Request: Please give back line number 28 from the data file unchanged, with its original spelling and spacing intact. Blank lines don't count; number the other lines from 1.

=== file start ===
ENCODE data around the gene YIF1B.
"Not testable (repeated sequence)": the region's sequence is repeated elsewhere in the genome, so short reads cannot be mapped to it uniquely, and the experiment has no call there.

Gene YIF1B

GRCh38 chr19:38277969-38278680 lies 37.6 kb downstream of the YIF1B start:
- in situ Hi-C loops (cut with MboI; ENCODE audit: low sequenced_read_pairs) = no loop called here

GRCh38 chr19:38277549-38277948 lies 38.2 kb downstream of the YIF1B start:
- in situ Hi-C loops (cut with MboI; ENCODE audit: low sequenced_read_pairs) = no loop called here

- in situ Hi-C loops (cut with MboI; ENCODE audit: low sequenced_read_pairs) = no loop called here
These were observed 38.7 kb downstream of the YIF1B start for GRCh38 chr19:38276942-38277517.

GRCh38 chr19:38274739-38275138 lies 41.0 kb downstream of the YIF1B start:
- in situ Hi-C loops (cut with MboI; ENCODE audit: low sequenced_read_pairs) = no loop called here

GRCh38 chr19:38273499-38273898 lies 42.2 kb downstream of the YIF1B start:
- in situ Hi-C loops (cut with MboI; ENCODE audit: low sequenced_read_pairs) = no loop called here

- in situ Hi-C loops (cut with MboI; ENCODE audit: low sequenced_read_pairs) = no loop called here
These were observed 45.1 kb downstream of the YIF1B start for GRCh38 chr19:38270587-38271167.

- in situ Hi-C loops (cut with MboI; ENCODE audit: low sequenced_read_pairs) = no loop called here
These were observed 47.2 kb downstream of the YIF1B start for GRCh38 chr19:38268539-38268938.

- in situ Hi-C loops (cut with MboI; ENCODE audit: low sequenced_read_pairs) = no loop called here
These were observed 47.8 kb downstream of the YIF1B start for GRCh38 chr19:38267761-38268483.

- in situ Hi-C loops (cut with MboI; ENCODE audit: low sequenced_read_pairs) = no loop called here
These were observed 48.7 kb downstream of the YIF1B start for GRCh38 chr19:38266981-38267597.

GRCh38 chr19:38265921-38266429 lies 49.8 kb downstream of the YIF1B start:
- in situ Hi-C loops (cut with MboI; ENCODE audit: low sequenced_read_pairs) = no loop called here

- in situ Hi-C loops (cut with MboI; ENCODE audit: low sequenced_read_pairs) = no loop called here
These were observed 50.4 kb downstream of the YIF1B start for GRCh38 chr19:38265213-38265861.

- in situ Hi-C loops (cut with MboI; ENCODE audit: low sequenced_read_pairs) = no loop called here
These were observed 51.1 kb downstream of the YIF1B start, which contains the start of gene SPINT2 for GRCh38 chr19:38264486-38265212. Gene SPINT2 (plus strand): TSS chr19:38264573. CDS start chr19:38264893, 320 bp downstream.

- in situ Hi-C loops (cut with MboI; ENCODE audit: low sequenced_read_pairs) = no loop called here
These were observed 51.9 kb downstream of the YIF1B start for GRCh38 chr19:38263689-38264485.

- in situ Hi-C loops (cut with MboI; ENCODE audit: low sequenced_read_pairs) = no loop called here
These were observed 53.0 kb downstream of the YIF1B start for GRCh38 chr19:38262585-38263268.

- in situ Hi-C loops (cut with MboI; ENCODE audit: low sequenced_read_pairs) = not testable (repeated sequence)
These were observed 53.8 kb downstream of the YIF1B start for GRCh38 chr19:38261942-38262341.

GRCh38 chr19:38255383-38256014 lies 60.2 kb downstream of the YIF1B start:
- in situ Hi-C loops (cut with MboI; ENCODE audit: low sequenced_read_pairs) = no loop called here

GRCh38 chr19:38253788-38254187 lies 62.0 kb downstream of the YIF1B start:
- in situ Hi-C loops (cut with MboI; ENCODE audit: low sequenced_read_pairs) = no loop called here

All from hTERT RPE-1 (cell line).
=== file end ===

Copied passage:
- in situ Hi-C loops (cut with MboI; ENCODE audit: low sequenced_read_pairs) = no loop called here